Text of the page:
Sunday 25 June 2017

Government 'forced' to set up €1.5bn redress scheme for abuse victims, claims congregation

Congregation claims statements made by Minister Bruton were 'immoral'

The scene at Daingean Reformatory School, Co Offaly which was owned by the Oblates of Mary Immaculate.
The scene at Daingean Reformatory School, Co Offaly which was owned by the Oblates of Mary Immaculate.
Independent.ie Newsdesk

Independent.ie Newsdesk

A €1.5 billion redress scheme set up for victims of clerical abuse was only established because Ireland's government had no choice, a Catholic congregation has claimed.

The Missionary Oblates of Mary Immaculate, one of the 18 congregations investigated by the Ryan Commission into historical abuse, made the remarks in a lengthy statement published on their website.

It also said the findings in the Ryan commission report were "not immune to challenge" and were "opinions come to by the commission on a basis that would not be sufficient in a court of law".

The statement was published in response to a statement made by Minister for Education Richard Bruton to the Seanad in March.

Minister Bruton said that people were "dismayed" that the congregations have not been sharing the cost of redress equally, and that it is "disappointing the organisations responsible for protecting children, which managed the institutions in which these horrendous acts took place, would apparently place so little value on their responsibility".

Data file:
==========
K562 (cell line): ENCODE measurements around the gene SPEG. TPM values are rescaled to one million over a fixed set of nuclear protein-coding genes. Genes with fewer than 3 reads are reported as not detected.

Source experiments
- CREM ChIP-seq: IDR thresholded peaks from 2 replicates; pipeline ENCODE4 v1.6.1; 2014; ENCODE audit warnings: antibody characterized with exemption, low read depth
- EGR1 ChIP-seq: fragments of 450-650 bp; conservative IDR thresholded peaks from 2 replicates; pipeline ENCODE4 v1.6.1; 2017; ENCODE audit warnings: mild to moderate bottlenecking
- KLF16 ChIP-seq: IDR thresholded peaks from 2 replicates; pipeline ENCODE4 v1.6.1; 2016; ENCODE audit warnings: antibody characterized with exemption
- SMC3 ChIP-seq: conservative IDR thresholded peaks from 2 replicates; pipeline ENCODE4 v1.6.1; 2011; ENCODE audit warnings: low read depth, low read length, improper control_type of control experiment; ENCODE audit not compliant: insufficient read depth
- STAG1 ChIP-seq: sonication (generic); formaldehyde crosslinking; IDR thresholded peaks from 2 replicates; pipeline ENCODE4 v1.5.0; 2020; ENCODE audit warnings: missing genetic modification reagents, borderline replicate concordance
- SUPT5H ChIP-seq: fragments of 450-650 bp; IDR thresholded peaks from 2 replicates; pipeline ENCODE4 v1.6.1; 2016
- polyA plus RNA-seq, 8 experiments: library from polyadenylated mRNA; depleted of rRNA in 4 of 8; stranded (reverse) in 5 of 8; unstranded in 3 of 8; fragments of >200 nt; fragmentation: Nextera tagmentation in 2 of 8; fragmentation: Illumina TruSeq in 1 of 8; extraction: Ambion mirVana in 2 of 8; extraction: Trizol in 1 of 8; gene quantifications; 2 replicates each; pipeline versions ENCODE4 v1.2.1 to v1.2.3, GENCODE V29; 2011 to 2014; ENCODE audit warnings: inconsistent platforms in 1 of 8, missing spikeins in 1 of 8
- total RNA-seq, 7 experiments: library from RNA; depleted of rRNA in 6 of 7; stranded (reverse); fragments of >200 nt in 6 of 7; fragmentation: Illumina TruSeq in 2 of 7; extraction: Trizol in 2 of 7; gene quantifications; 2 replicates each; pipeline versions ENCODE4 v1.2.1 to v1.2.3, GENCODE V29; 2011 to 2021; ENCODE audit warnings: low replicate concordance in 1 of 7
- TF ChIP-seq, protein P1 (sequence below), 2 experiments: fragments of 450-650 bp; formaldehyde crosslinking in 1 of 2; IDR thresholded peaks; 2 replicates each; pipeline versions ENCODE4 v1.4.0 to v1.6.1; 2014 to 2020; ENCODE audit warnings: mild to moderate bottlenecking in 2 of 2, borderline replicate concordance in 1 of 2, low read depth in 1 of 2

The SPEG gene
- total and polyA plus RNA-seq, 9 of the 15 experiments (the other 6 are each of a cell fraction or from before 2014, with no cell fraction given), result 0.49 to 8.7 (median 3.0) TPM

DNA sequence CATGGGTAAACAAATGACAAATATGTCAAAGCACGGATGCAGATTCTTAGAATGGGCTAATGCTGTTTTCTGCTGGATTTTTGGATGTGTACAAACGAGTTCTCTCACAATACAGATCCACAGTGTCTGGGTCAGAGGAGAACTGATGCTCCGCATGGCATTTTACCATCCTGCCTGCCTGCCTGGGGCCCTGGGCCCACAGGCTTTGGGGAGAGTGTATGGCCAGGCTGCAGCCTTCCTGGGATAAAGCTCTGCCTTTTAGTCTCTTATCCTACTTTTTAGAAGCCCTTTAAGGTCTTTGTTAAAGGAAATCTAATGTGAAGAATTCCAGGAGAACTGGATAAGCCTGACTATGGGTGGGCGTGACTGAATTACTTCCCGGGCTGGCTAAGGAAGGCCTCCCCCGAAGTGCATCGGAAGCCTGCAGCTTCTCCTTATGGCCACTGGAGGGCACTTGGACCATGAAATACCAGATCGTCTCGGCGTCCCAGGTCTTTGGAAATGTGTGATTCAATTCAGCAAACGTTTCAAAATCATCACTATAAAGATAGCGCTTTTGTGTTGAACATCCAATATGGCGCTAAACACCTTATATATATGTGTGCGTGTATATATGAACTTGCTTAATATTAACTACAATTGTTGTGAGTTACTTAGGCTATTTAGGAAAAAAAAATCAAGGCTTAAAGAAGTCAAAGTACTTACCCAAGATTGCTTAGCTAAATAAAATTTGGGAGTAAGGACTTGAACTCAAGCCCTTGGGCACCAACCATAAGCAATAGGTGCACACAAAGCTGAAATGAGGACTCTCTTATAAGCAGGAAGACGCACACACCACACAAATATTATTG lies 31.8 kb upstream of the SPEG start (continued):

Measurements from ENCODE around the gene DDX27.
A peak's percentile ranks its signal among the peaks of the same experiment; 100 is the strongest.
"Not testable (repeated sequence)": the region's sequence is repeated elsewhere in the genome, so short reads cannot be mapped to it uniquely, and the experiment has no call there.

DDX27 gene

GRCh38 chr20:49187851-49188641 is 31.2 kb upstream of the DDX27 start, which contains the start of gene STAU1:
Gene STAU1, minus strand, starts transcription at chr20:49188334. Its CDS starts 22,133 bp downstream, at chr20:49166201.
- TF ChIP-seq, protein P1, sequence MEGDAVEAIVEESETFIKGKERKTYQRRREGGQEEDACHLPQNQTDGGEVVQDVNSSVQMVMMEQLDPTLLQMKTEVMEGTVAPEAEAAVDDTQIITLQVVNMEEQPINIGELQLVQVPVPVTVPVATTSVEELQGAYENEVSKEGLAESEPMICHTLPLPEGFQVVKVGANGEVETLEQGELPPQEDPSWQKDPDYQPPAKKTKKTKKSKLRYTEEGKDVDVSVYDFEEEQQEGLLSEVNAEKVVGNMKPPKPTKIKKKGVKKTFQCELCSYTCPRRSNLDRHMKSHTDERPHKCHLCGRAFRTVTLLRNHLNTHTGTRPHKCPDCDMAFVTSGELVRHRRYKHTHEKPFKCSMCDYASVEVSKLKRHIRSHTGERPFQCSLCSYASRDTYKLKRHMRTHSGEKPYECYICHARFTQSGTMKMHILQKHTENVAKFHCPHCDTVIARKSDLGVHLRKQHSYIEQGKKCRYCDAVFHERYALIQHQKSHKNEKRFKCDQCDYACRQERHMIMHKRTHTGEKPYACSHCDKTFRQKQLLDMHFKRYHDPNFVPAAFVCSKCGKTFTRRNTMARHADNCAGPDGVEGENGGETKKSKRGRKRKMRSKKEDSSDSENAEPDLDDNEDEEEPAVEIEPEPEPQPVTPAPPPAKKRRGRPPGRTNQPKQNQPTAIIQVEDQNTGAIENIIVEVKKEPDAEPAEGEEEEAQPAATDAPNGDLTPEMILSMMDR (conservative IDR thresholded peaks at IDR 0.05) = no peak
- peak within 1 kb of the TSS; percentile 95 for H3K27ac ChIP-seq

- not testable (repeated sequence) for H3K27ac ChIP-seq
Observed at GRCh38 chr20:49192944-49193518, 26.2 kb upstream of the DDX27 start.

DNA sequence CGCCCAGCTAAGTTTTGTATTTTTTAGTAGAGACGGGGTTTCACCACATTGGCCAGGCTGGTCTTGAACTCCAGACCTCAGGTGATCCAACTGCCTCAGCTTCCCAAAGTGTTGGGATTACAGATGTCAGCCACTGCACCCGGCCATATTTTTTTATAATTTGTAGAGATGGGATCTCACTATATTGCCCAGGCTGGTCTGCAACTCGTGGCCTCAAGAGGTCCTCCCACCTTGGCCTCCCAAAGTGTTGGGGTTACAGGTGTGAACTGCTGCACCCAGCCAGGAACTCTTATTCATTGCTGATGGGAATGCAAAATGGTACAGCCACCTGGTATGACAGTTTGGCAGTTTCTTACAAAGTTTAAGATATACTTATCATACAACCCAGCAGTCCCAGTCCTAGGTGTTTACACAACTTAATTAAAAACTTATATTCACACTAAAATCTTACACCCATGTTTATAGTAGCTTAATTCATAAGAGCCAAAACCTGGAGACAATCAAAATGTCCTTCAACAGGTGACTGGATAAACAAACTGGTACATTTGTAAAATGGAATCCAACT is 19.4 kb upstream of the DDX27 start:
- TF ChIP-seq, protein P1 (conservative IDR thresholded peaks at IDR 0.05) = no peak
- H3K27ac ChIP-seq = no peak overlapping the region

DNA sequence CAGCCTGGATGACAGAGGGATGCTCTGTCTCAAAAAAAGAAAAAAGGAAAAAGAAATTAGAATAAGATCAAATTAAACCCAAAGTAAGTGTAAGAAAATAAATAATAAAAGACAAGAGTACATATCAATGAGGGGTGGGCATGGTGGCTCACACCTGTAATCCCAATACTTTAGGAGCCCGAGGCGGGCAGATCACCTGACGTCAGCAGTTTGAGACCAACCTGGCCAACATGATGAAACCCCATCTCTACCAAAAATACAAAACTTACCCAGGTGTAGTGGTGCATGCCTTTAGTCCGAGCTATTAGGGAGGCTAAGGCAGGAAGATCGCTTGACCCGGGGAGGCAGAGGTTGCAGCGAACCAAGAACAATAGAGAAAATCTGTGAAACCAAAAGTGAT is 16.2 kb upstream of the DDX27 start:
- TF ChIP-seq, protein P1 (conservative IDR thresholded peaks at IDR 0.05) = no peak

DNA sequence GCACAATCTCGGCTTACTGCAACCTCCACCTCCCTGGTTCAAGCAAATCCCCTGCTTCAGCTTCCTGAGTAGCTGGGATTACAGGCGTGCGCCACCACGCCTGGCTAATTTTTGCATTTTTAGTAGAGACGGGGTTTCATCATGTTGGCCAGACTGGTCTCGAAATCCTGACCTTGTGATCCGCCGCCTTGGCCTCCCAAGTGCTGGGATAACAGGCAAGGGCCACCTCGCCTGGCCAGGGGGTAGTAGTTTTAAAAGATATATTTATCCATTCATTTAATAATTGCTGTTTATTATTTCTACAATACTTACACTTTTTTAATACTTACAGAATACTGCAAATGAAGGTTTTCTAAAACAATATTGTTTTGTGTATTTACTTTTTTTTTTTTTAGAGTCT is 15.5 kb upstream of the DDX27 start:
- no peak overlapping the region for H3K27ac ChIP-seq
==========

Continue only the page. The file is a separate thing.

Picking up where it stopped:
The Oblate statement claimed such comments were "immoral" and said how "even before the investigation of abuse by the (Ryan) Commission had got under way, the Government – relying solely on the media exposés – had decided to compensate the protesters with awards fully-funded by the Government. Its hand was being forced by the refusal of victims’ groups, with the support of their legal representatives, to cooperate with an investigation unless such a scheme was put into immediate effect."

It continued: “Both the Government and Ms Justice Mary Laffoy (who chaired the Commission prior to Mr Justice Seán Ryan) had wanted to wait until the investigation was completed.

"This was the logical thing to do perhaps, but events proved the wisdom of the victims’ stand – seven years were to pass before the Commission's investigation was complete."

To date, €1.5 billion has been provided in redress, with the various congregations contributing about 6pc, or €96 million, of that amount. The Government paid the remainder.

The Ryan Report into child abuse was published in 2009 and the Oblate statement further added that there were "legitimate grounds for having serious reservations about the findings, without impugning the central message of the report."

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